2. The combination recited in claim 1 wherein the housing is of rectangular form in cross-section with one side thereof containing said slot, another side thereof containing the second opening, and still another side containing said third opening.
A primary object of the present invention is to provide an outboard motor lock of the type which comprises a hollow slotted housing longitudinally slidably applied to the outboard motor clamp screws and heads wherein the housing is locked in position by a padlock whose inserted body portion fills an end section of the housing so as to be inaccessible to a thief or tamperer, which housed body portion also acts as a stop to prevent undesired longitudinal movements of said housing relative to the confined motor clamp screw heads.
A further object of the invention is to provide an outboard motor lock of the character described wherein a removable shackle, when applied to the housed padlock body, has its leg portions so protected and shrouded as to render the same relatively inaccessible to a tamperer's tool.
A further object of the invention is to provide an outboard motor lock of the character described wherein the elongated hollow housing is of square shape in cross-section, providing a maximum interior cross-sectional area for the accommodation of more diverse and larger motor clamp screw heads or handles, than can be accommodated by an equivalent housing of circular cross-section.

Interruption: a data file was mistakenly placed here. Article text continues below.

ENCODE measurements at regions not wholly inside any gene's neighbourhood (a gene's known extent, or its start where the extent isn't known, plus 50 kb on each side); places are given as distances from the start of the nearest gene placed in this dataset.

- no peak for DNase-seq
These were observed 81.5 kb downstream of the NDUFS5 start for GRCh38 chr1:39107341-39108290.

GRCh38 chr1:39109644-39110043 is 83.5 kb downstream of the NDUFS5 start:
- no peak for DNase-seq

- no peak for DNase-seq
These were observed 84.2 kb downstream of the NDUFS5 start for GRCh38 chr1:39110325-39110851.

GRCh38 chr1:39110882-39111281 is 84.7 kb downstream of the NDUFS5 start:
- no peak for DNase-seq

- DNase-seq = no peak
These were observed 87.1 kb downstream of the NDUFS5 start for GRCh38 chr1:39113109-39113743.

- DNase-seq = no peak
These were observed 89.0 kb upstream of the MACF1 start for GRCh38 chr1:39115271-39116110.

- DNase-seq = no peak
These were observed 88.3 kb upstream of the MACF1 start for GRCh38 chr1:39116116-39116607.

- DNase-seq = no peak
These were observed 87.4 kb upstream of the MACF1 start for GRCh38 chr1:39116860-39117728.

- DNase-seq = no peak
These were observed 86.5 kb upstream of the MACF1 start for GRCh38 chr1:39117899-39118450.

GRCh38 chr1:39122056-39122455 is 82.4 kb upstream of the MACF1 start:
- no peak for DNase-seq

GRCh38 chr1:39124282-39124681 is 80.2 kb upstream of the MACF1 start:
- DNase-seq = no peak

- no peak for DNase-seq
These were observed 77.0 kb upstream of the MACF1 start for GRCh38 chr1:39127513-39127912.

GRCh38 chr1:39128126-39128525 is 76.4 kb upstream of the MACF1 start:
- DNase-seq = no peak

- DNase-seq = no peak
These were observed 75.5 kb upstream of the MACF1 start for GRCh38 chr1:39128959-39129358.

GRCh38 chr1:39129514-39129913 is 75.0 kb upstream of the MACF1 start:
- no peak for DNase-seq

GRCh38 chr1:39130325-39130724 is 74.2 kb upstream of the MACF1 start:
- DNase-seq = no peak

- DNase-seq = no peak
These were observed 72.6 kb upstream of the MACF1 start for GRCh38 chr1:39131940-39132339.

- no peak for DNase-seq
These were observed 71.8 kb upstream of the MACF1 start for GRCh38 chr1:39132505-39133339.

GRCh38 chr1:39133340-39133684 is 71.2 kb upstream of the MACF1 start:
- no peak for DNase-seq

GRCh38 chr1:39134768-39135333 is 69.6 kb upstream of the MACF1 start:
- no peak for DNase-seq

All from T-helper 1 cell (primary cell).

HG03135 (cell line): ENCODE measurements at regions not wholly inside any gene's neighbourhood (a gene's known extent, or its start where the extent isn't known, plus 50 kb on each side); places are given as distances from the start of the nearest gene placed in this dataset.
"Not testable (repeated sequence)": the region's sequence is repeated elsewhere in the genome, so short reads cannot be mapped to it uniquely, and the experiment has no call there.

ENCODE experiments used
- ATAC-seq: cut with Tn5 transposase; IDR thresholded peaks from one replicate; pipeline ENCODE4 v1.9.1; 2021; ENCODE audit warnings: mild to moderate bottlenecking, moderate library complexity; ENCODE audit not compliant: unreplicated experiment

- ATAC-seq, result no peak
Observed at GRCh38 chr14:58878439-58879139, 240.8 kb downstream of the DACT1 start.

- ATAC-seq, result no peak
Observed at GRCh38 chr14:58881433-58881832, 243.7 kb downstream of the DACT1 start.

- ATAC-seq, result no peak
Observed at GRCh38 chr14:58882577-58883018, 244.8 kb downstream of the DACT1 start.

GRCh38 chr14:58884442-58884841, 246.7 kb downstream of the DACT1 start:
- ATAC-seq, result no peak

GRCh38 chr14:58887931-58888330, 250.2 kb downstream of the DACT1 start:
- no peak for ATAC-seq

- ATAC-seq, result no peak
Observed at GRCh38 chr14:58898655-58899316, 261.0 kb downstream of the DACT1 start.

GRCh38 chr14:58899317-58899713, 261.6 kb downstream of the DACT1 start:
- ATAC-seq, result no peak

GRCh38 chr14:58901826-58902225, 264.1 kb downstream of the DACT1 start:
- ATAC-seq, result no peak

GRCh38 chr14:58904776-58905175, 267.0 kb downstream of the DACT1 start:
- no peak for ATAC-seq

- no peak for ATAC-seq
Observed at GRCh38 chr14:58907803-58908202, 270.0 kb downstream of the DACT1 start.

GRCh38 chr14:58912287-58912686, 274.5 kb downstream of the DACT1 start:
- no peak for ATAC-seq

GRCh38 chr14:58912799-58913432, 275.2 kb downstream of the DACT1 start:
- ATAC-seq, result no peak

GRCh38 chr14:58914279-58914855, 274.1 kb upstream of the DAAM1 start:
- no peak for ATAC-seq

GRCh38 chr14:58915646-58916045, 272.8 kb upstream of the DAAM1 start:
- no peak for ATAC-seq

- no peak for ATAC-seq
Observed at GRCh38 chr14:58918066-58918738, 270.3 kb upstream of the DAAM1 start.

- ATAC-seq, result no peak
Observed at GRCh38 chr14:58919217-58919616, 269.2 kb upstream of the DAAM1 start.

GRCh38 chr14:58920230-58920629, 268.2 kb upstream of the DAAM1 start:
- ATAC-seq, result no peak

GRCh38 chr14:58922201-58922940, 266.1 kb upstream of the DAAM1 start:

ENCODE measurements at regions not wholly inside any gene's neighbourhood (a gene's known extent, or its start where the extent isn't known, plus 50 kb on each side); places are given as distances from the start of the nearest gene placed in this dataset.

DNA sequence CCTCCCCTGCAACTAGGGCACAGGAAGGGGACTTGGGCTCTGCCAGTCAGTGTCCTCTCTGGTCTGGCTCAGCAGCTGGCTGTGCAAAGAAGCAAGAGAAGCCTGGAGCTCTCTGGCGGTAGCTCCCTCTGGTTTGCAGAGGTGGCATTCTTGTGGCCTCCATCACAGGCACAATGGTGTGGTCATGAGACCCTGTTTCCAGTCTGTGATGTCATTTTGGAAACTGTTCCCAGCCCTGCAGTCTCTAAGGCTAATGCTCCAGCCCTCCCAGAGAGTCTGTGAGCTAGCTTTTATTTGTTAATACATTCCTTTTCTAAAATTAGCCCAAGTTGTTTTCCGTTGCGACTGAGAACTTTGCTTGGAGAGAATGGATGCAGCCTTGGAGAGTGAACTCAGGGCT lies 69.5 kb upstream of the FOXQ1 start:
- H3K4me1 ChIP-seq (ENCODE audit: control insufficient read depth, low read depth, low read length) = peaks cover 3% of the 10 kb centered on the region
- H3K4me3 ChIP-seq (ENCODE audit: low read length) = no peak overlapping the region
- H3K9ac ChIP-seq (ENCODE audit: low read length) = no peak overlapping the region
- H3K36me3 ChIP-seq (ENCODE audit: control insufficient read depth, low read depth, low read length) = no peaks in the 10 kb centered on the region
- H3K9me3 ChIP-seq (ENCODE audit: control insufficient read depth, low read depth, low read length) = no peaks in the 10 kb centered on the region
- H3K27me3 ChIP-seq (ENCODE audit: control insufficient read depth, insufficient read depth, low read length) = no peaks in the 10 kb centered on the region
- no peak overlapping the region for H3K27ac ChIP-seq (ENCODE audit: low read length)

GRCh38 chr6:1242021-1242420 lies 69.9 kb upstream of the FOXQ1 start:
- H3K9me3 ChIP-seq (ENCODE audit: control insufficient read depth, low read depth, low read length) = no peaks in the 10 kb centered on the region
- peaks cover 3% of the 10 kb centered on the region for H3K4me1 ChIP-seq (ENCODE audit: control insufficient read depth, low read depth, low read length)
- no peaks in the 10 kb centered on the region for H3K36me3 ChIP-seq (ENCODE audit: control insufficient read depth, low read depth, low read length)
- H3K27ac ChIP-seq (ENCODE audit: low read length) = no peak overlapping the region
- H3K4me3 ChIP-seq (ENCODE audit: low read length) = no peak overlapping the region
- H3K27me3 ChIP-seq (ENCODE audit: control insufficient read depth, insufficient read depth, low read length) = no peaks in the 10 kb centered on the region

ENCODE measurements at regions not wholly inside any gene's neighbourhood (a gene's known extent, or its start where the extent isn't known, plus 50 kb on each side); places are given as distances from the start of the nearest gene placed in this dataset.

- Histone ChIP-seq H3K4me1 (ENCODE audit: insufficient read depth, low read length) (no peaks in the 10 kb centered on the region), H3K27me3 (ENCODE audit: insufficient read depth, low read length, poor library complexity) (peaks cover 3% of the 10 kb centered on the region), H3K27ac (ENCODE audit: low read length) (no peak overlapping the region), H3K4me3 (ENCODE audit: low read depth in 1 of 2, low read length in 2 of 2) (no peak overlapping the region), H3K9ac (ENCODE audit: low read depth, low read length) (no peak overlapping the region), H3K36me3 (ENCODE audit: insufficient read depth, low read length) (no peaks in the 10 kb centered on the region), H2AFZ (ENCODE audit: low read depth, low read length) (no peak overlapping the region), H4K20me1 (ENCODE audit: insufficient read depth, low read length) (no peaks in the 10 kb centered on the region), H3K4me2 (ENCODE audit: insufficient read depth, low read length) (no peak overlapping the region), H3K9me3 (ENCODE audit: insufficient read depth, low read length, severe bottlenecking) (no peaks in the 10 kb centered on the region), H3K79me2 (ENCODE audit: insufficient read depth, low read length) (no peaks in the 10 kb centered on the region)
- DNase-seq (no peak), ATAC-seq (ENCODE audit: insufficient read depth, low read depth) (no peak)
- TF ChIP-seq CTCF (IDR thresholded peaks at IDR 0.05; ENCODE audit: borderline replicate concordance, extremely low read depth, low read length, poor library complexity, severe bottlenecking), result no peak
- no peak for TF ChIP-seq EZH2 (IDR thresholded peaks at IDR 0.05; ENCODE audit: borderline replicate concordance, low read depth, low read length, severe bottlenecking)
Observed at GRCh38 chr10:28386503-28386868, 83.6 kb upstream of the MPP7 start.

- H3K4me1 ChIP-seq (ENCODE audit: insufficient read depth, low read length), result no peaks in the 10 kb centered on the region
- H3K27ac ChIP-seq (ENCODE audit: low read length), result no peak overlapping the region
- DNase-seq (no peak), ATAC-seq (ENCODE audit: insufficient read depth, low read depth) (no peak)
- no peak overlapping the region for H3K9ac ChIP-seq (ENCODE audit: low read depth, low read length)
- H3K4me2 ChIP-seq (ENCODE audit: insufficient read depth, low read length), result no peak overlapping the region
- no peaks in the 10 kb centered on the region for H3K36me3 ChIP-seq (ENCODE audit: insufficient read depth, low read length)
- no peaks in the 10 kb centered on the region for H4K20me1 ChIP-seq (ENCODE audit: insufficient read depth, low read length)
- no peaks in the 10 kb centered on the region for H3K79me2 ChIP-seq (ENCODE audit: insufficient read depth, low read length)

Further objects of the invention are to provide an outboard motor lock of the character described which is of simple construction, is inexpensive to manufacture, is easy to apply and remove, is reliable and effective for its intended purpose, and which will fit and can be used with most of the presently available outboard motors.
Applicant is aware of the Kargus et al. U.S. Pat. No. 3,808,851 and the Pavek U.S. Pat. No. 3,745,797, both of which relate to outboard motor locks of the tubular housing type applicable to the head portions of outboard motor mounting clamps but in said prior patents removable lock body portions do not act as stops within the housing to prevent undesired longitudinal removal movements of the latter and there is no prior art of which applicant has knowledge which shrouds the elements of an applied padlock as to render the same relatively inaccessible to a tool applied by a thief or tamperer.